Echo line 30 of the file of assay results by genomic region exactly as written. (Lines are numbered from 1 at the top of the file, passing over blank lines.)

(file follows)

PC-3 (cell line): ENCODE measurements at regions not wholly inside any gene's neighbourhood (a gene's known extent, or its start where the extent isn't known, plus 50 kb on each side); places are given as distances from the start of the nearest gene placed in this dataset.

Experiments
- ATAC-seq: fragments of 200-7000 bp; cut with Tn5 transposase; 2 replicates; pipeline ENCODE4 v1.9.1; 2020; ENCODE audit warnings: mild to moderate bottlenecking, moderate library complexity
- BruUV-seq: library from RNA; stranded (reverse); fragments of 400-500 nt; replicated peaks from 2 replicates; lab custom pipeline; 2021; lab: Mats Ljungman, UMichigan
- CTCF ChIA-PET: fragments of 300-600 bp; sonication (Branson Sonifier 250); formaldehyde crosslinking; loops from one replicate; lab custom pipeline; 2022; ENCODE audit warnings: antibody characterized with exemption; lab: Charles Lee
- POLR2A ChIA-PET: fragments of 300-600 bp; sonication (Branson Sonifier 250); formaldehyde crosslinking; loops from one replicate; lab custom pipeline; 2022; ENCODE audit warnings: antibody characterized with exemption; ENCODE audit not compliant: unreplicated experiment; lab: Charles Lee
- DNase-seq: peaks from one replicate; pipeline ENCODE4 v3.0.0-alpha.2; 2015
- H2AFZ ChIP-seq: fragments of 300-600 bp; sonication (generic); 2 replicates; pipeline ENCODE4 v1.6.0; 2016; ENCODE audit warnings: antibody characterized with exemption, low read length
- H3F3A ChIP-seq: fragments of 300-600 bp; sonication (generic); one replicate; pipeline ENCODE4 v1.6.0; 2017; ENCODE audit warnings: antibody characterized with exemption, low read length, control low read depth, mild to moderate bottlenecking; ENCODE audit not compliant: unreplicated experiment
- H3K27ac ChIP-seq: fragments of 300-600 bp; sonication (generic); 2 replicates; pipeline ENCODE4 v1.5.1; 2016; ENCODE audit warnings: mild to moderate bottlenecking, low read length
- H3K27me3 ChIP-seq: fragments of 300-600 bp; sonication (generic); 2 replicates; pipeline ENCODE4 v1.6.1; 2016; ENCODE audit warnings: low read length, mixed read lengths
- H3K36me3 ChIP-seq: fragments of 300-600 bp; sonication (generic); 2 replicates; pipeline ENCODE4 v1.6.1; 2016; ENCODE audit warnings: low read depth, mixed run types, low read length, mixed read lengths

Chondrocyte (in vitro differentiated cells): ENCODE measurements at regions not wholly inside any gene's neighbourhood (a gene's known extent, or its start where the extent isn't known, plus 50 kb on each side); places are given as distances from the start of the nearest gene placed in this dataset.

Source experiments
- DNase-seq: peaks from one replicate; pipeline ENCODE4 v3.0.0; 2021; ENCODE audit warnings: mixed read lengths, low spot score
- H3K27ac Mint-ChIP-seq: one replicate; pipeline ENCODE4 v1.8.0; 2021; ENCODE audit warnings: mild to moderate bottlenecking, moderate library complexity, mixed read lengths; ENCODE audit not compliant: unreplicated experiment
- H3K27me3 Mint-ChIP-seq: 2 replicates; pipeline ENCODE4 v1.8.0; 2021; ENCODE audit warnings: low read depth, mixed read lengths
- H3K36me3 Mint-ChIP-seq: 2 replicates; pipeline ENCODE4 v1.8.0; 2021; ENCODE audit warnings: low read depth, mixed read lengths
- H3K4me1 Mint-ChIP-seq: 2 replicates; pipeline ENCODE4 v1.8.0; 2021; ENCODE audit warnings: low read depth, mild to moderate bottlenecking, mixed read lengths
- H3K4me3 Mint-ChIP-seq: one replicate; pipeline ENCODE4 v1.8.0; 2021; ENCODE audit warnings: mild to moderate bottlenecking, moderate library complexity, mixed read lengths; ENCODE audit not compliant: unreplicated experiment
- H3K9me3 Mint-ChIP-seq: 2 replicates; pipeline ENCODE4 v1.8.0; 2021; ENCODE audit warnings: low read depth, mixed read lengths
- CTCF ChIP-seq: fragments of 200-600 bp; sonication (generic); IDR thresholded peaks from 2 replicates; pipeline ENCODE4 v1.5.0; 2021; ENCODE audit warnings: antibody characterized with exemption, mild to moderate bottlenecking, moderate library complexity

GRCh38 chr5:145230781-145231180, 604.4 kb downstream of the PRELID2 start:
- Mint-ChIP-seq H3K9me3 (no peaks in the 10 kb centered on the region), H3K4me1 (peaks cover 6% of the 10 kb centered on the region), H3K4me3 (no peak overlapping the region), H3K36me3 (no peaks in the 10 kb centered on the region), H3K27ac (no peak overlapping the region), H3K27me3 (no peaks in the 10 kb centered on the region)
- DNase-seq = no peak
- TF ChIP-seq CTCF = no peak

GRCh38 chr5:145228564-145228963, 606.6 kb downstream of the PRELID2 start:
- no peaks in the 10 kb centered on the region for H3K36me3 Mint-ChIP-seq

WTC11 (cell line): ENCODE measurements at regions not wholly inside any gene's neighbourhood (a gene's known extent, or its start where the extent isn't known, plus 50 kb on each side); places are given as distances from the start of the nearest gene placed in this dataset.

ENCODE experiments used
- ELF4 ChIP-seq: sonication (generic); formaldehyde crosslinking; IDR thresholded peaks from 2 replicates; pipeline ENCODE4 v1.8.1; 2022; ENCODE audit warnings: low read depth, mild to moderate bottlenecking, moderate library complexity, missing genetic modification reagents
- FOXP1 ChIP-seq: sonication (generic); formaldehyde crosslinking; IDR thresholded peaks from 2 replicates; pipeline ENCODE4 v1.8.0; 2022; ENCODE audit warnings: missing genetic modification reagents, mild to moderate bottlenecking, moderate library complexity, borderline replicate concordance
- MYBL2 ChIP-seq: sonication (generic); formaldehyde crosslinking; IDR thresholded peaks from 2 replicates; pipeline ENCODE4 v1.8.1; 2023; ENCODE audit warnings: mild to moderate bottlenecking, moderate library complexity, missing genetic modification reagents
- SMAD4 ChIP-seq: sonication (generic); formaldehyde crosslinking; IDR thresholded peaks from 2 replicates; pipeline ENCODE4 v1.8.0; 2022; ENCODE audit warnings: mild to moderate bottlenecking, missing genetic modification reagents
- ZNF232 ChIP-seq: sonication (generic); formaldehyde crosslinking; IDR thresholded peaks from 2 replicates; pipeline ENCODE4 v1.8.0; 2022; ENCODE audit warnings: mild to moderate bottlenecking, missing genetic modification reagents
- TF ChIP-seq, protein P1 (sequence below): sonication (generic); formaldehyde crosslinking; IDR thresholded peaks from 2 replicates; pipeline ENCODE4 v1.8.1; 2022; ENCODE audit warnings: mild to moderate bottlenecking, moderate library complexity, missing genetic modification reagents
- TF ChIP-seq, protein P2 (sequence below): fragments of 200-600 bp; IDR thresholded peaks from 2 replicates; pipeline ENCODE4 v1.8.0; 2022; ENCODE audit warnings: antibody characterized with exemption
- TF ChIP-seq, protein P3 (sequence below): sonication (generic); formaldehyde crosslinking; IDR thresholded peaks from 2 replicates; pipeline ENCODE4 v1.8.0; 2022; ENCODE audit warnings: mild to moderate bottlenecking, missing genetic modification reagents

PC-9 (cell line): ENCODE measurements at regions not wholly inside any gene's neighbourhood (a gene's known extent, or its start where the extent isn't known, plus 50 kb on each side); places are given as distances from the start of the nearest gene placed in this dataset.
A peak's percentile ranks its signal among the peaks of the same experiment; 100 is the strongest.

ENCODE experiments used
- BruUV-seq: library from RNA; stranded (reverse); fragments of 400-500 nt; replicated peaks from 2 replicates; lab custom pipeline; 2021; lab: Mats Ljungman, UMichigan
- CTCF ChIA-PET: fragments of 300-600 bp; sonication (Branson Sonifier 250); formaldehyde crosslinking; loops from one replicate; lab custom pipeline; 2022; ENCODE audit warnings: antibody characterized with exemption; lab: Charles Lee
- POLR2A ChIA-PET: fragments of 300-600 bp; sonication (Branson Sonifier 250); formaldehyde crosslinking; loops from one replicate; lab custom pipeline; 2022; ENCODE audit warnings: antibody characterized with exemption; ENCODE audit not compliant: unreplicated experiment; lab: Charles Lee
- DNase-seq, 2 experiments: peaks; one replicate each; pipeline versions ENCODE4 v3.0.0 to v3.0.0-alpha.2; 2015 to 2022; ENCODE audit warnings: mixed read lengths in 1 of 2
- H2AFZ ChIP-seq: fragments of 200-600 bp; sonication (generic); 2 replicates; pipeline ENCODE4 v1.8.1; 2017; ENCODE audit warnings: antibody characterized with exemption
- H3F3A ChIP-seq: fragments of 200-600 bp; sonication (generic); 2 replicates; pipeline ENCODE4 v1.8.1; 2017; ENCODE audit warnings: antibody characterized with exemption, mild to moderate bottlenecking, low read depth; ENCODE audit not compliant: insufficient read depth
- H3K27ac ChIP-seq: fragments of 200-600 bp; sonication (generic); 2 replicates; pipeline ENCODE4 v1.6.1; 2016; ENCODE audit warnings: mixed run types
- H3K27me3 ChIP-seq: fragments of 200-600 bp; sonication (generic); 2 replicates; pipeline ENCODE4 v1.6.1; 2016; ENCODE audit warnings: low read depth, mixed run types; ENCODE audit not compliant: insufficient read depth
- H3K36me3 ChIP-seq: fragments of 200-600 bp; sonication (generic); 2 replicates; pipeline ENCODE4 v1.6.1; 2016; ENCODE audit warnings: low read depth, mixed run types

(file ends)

ENCODE experiments used